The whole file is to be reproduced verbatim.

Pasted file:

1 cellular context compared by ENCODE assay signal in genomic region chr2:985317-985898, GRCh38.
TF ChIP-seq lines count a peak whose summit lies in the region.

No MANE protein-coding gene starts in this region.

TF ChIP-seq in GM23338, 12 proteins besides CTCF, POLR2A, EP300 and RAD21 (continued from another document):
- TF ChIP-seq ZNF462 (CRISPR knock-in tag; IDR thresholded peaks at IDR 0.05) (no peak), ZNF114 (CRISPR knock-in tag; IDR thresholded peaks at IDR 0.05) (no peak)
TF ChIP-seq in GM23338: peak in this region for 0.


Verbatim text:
1 cellular context compared by ENCODE assay signal in genomic region chr2:985317-985898, GRCh38.
TF ChIP-seq lines count a peak whose summit lies in the region.

No MANE protein-coding gene starts in this region.

TF ChIP-seq in GM23338, 12 proteins besides CTCF, POLR2A, EP300 and RAD21 (continued from another document):
- TF ChIP-seq ZNF462 (CRISPR knock-in tag; IDR thresholded peaks at IDR 0.05) (no peak), ZNF114 (CRISPR knock-in tag; IDR thresholded peaks at IDR 0.05) (no peak)
TF ChIP-seq in GM23338: peak in this region for 0.